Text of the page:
For the first time ever, researchers have managed to rid monkeys with Parkinson’s disease of their symptoms by transplanting adult uterine stem cells.

Working with monkeys that had been induced with Parkinson’s, a team of researchers from the Yale School of Medicine and the National Institutes of Health used stem cells — cells that have the ability to take on the characteristics of any tissue cell — taken from the uteri of eight female monkeys and injected them into the brains of three male monkeys. While certain drug treatments have been found to treat Parkinson’s symptoms in some patients, stem cell treatments have been shown to treat underlying causes of the disease.

Furthermore, many patients with severe Parkinson’s do not respond to current pharmacological treatments, but stem cells hold the potential of working for all Parkinson’s patients. The study was published in the Journal of Cellular and Molecular Medicine on Oct. 6.

“I don’t want to over-sell stem cells. We don’t know how effective it will be,” said Hugh Taylor ’83, professor of obstetrics, gynecology and reproductive sciences at the Yale School of Medicine and the study’s senior author. “We’re a few years off, but not 10 years off.”

According to Levent Mutlu, a postdoctoral fellow in the School of Medicine’s obstetrics and gynecology department and one of the study’s lead authors, using uterine stem cells means scientists can sidestep the ethical concerns that often arise in studies using embryonic stem cells. Unlike the latter, uterine stem cells do not come from terminated embryos.

Gene Redmond, professor of psychiatry and neurosurgery at the Yale School of Medicine and one of the study’s authors, said that though embryonic stem cells have already been shown to be effective in treating advanced stages of Parkinson’s, the ethical dilemmas associated with them make them prohibitive to use.

Additionally, unlike bone marrow stem cells — which are extracted via an extremely painful process — harvesting uterine stem cells is as simple as performing a biopsy and does not require the use of general anesthetic. Furthermore, partially differentiated cells, unlike their undifferentiated counterparts, have never been found to cause brain tumors, Taylor said.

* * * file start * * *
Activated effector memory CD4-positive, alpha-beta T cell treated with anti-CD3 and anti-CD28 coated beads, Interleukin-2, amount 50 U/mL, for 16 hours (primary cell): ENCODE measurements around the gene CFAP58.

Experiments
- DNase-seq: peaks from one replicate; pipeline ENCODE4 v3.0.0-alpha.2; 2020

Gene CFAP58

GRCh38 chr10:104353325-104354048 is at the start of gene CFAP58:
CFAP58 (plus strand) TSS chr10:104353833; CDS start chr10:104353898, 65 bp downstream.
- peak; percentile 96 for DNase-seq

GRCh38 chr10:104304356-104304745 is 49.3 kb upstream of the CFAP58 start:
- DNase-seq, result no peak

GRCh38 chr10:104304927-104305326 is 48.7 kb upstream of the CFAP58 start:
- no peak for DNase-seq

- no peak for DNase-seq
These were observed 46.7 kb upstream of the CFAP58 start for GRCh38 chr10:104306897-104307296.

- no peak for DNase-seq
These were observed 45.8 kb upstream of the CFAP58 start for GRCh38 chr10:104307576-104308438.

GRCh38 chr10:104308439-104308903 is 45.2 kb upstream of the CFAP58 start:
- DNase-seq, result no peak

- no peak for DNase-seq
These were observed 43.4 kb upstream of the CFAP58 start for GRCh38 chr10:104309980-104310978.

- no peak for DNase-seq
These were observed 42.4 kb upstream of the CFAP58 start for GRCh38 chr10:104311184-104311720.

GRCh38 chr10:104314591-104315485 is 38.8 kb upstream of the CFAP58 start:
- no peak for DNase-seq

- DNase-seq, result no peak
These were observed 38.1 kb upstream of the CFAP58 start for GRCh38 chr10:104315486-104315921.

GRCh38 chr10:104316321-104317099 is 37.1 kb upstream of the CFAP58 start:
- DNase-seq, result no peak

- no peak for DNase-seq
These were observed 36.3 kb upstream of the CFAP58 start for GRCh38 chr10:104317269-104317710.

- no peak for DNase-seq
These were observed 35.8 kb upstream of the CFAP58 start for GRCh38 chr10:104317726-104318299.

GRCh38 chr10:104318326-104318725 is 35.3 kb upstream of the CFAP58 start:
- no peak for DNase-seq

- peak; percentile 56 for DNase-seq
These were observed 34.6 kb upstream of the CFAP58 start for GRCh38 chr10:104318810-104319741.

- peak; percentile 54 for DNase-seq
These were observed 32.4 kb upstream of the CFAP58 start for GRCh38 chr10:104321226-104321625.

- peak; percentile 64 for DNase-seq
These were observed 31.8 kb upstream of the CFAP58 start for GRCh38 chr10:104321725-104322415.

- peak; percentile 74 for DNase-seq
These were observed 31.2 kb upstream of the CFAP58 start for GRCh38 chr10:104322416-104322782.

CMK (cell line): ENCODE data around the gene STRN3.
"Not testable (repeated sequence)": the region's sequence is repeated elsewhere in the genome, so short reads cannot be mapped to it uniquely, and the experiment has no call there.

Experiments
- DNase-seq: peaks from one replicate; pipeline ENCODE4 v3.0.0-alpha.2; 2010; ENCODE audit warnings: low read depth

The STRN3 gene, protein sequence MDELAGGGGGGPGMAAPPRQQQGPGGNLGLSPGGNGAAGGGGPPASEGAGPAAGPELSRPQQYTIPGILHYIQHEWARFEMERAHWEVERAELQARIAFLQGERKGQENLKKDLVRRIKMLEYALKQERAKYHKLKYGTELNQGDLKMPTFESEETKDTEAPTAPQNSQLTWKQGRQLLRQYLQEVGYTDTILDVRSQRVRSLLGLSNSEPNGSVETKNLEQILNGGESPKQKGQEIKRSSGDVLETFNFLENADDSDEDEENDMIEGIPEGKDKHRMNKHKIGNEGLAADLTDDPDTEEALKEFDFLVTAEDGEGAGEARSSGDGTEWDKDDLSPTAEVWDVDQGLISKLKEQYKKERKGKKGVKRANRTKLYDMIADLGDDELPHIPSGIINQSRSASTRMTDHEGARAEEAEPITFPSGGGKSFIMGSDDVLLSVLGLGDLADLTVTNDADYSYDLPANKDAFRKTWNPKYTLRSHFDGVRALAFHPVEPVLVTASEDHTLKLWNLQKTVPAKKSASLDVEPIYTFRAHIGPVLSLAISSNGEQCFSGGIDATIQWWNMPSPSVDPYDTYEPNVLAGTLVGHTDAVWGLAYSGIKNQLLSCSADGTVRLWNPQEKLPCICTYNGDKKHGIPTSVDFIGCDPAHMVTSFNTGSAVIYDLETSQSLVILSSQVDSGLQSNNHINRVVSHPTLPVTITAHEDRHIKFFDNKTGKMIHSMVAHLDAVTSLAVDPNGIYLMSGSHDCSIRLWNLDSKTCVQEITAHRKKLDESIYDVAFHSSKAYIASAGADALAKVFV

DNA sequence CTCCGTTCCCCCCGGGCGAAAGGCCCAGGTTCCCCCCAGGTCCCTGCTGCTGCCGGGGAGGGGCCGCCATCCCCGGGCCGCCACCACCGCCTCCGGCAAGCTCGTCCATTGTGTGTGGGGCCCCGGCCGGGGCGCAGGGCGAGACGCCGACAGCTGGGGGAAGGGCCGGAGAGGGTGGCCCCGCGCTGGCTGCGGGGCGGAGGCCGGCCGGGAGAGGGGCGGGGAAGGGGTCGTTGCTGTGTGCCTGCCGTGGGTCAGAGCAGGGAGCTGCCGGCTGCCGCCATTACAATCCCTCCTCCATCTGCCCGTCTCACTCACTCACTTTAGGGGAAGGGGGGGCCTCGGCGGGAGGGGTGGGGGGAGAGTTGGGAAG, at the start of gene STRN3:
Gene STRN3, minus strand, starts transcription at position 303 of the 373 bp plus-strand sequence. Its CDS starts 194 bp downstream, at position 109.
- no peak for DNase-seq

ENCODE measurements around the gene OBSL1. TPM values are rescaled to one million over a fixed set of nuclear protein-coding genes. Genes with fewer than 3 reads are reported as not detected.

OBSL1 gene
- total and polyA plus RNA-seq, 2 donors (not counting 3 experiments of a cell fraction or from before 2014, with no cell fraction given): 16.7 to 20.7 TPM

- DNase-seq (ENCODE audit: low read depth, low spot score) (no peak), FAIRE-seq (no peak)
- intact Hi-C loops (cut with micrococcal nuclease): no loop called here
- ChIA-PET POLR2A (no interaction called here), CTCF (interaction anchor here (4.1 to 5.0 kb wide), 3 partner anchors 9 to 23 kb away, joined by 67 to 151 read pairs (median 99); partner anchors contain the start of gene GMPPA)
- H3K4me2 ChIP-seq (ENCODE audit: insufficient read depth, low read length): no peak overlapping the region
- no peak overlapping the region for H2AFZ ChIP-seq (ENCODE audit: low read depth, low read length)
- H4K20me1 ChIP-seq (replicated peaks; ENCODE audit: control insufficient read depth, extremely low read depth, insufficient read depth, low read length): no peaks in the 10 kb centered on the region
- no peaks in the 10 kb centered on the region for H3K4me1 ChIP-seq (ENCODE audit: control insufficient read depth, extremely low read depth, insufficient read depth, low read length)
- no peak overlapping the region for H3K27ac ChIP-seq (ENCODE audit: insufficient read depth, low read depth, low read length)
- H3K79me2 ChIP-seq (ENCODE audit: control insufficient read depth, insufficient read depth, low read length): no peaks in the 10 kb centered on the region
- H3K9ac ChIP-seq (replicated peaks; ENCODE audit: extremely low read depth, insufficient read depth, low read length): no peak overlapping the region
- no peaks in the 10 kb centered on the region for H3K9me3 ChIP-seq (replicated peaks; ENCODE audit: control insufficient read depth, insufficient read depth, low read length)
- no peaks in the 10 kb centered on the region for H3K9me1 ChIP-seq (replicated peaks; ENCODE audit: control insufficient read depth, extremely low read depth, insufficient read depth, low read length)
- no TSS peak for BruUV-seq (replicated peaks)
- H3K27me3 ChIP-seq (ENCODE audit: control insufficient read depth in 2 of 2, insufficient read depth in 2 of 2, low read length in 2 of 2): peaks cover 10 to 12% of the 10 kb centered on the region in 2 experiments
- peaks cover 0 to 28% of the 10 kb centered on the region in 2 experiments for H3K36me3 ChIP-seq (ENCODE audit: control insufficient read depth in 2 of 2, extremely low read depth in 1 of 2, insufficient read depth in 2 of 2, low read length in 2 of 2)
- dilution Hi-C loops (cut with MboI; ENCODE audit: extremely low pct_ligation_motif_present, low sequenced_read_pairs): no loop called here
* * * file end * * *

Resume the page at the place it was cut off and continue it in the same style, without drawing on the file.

“We weren’t sure how far we’d have to go when differentiating the cells before transplanting them,” Taylor said. “It turns out if you differentiate too far, the new cells don’t migrate where they are supposed to go. They don’t make the connections they are supposed to make. Instead if you inject undifferentiated stem cells and let them do the final differentiation steps in the intact brain, they do a lot better. It surprised us that we had to use these relatively undifferentiated cells.”

Taylor also said that although only half the population is female, hysterectomies are a common procedure, and it would not be difficult to set up a bank to pair patients with immunologically-matched donors.

The researchers are now in the process of gathering funds to do a larger study with monkeys with severe Parkinson’s, Taylor said. Going forward, the researchers will be faced with taking care of monkeys that cannot take care of themselves. While the monkeys in this study were essentially asymptomatic, future subjects will have an advanced form of the degenerative disease.

He added that the study’s findings are a harbinger of breakthroughs to come.

According to the Parkinson’s Disease Foundation, approximately 60,000 Americans are diagnosed with Parkinson’s every year.

Clarification: Oct. 20

A previous version of this article used a quote from one of the study’s lead authors stating that an alternative cure for Parkinson’s had been found. In fact, the results are only preliminary, and a cure for the disease has not yet been discovered.